Letter from home

January 20th, 2008

Because these are the days when we watch for the oranges to ripen, and I can once again see them about to burst.

Home was once a funny word, since it was rarely the place that she lived.

She had been born in California, the granddaughter of a big-shouldered Illinois Irishman who’d come to the golden brink and ended up in all ways empty-handed. She was one of three little granddaughters, all loved so true that none doubted she was grandpa’s favorite, or that his house was where they belonged.

At home with mom and dad was a prickly kind of place, where the air sometimes froze and the ground swayed and the safest place to be was tucked out of sight. You could find her there, or you might forget to look.

At grandpa’s was different. It was a little patch of parched ground at the end of the road called the Road to Grandpa’s, an hour or so up the way from their starter house in LA and long after the littlest one in the backseat asked, “Are we still in California?” Grandpa’s was a tidy four-room box of a white and yellow handmade house in an orange grove ocean with a mountain in the distance, a mountain with a name they all knew, because grandpa always called it by name, Torrey Mountain, like he called everything by name, the names he gave if there were none, to pet pigeons and doves and chickens and the rooster and duck and dogs, sometimes cats, her grandmother, her sisters and her, the one he called My Little Irisher.

They would tumble out of the wagon on these, which must have been weekly trips when she was young, and her parents were achingly young and the cord that connected them all was noose tight but not yet torn. Tumble into the dusty earth and the endless rows of oranges which she knew stretched on forever at least until the highway way far away which was where grandpa’s two-acre spread played out.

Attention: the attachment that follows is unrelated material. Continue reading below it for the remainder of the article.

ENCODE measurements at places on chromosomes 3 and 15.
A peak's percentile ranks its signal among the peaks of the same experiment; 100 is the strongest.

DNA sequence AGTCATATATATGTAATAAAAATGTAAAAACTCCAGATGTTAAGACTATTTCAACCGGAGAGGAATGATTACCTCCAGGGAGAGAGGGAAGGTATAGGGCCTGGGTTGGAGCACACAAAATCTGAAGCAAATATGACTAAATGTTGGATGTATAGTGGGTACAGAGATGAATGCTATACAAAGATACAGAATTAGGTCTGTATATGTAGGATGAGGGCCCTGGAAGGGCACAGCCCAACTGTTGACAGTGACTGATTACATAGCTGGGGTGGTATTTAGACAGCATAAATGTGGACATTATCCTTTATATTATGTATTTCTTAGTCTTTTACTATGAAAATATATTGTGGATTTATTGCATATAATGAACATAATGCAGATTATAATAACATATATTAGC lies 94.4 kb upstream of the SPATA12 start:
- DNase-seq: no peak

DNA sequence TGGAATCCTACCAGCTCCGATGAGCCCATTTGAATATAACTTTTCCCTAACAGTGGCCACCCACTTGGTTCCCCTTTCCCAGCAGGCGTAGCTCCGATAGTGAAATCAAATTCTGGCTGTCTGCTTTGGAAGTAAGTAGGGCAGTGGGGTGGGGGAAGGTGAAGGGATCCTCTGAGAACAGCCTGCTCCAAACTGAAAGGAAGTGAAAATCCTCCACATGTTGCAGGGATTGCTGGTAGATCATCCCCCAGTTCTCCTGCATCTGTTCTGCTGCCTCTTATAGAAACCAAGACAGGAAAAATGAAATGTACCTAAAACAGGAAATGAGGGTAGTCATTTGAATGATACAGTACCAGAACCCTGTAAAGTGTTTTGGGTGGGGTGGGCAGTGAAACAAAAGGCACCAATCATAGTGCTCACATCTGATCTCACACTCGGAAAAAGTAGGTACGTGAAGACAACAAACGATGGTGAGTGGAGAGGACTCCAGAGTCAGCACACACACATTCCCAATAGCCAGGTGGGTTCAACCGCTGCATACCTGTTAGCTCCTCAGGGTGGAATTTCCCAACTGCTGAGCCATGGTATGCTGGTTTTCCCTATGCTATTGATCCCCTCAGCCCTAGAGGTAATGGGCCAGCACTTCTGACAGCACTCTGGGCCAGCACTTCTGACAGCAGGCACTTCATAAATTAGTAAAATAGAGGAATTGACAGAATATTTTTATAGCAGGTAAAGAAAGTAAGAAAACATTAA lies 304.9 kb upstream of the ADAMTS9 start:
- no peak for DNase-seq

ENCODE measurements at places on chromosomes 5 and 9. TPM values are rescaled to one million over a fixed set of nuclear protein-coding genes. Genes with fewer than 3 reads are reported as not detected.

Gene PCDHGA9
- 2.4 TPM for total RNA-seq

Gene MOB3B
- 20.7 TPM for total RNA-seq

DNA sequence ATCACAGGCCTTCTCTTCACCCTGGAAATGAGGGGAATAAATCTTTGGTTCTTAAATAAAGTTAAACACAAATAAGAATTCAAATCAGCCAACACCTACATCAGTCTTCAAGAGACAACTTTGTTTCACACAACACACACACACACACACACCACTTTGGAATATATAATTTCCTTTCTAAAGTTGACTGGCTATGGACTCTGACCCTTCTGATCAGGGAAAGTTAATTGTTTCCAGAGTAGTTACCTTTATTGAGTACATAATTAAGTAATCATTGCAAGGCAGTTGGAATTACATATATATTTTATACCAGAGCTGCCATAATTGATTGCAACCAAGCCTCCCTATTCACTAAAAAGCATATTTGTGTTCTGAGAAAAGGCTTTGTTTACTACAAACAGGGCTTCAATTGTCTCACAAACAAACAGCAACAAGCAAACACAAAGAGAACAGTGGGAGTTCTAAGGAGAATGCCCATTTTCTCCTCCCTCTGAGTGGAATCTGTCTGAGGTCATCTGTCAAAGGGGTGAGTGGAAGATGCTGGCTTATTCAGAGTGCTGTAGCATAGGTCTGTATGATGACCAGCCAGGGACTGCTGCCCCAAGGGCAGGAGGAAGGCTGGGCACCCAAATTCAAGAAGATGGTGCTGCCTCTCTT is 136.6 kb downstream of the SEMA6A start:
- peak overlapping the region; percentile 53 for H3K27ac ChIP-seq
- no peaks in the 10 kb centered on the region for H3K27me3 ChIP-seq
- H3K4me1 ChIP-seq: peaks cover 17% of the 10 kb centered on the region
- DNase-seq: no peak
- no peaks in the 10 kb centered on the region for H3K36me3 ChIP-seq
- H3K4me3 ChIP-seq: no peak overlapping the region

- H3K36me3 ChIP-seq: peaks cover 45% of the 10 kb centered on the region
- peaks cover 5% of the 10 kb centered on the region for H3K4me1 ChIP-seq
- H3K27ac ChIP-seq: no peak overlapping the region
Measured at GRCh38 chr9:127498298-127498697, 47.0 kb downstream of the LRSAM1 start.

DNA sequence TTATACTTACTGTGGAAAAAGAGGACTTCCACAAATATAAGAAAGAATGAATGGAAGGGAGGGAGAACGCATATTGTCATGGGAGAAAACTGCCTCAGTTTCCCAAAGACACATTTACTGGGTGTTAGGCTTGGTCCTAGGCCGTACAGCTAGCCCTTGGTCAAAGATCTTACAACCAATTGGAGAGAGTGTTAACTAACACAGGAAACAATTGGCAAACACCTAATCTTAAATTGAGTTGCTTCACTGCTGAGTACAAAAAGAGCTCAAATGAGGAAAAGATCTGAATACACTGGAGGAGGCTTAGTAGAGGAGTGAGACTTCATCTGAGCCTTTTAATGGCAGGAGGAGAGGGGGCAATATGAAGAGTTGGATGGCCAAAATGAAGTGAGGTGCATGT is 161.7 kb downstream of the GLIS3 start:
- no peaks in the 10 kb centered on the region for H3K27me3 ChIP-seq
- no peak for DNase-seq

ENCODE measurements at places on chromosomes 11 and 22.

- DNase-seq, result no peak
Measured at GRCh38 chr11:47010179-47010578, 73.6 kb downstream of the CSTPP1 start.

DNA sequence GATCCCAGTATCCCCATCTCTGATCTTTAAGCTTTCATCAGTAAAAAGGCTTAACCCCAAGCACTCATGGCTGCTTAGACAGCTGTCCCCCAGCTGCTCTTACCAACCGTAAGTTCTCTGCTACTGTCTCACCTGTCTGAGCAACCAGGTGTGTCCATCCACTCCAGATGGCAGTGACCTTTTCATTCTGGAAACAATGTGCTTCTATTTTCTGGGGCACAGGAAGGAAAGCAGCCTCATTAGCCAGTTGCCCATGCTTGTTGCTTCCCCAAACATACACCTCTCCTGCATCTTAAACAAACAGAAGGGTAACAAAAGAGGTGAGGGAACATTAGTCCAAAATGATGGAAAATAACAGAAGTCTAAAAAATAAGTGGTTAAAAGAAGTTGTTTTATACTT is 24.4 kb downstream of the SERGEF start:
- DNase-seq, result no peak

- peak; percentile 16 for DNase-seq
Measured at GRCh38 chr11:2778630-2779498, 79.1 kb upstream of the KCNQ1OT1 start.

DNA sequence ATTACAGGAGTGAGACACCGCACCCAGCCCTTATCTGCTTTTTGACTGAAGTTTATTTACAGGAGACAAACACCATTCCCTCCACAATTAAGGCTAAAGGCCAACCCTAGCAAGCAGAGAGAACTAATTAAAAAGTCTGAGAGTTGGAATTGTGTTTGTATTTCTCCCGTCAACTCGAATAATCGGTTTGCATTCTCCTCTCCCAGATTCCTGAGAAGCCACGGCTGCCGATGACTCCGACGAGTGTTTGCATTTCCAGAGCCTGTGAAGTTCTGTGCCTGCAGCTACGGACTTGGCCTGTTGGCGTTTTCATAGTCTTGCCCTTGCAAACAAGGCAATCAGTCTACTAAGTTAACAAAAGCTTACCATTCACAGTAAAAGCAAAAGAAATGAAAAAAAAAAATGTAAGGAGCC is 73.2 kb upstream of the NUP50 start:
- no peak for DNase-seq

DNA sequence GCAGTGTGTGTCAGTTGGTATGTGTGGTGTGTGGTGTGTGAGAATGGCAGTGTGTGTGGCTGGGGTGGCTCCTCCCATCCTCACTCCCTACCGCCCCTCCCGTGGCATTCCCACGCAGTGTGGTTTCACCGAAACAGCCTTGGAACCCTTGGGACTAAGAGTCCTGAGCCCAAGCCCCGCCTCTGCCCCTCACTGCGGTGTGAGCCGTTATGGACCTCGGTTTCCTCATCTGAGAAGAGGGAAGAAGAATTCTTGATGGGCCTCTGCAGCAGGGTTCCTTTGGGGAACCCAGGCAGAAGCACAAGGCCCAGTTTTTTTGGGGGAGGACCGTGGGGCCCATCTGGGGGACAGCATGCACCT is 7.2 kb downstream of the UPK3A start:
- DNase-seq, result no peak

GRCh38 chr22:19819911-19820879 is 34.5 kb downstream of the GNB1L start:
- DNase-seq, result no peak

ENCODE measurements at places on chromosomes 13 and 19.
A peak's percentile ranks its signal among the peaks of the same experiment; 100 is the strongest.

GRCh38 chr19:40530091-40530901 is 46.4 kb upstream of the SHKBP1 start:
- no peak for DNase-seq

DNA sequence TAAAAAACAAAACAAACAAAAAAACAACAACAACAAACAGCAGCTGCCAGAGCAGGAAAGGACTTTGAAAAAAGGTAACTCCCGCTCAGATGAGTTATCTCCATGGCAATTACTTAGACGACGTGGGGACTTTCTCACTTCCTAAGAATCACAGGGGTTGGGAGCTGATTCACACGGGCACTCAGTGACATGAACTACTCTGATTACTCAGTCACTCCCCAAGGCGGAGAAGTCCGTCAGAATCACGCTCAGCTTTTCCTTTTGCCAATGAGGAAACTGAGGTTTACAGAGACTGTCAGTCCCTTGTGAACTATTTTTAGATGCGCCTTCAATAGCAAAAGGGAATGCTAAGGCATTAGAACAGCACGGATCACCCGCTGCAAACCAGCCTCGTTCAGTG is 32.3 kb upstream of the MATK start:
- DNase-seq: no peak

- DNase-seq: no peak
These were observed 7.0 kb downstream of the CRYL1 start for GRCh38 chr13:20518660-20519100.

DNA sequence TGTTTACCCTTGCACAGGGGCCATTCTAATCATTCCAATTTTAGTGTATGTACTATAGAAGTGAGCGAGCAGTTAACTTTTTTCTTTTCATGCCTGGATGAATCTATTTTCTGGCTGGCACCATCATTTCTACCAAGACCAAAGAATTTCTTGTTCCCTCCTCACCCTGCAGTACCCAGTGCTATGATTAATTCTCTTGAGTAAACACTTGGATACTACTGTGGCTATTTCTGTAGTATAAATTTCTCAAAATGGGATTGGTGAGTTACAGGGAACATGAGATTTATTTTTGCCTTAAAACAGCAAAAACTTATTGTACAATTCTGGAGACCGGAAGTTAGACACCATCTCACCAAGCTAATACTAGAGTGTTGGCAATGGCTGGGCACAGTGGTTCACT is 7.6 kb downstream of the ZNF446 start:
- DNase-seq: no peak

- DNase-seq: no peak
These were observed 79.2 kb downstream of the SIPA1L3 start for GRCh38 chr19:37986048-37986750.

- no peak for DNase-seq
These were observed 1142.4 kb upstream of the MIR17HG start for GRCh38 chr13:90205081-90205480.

First, yes there were the oranges, very special oranges which would be the very Sunkist oranges that you saw advertised on TV, which must be irrigated on rare and significant days known as Irrigation Days which were serious from beginning to end and produced the most luscious grade of mud which they were allowed to slog and squish through calf-high in the game known as Grand Central Station, these little raggedy girls having no earthly idea what a grand or a central or a station might otherwise be.

First there were the oranges. And then, and then.


  1. I read this several times just for the pleasure. This sounds like the beginning of a book. Or perhaps I just want it to go on.

    Comment by Moanna — January 21, 2008 @ 2:19 am

  2. Nice.

    Comment by denise — January 21, 2008 @ 3:08 am

  3. I really loved your book and have been enjoying your blog too. I read pretty much every book there is on parenting (not only am I a parent but I’m working on a TV show about parenting…) and yours is head and shoulders above the rest. Thanks for the lovely writing.

    Comment by spielbee — January 21, 2008 @ 3:33 am

  4. i also read and reread it. what a lovely memory.

    Comment by Phyllis Sommer — January 21, 2008 @ 3:47 am

  5. Calf-high mud, raggedy girls, luscious, and so vivid. And then, and then what?! Something I want to know.

    xo Jena

    Comment by Jena Strong — January 21, 2008 @ 12:45 pm

  6. Tumble into the dusty earth and the endless rows of oranges…

    I want to play! This does sound like the beginning of a deliciously rich story.

    Comment by Shannon — January 21, 2008 @ 8:18 pm

  7. ” . . . having no earthly idea what a grand or a central or a station might otherwise be.”

    I love that!

    Comment by Mama Zen — January 21, 2008 @ 8:29 pm

  8. Oranges and orange groves.
    How did I know this already?
    We are one and the same.
    love to you.

    Comment by bella — January 22, 2008 @ 2:19 pm

  9. Beautiful.

    Comment by Shelli — January 22, 2008 @ 9:09 pm

RSS feed for comments on this post. TrackBack URL

Leave a comment

archives by month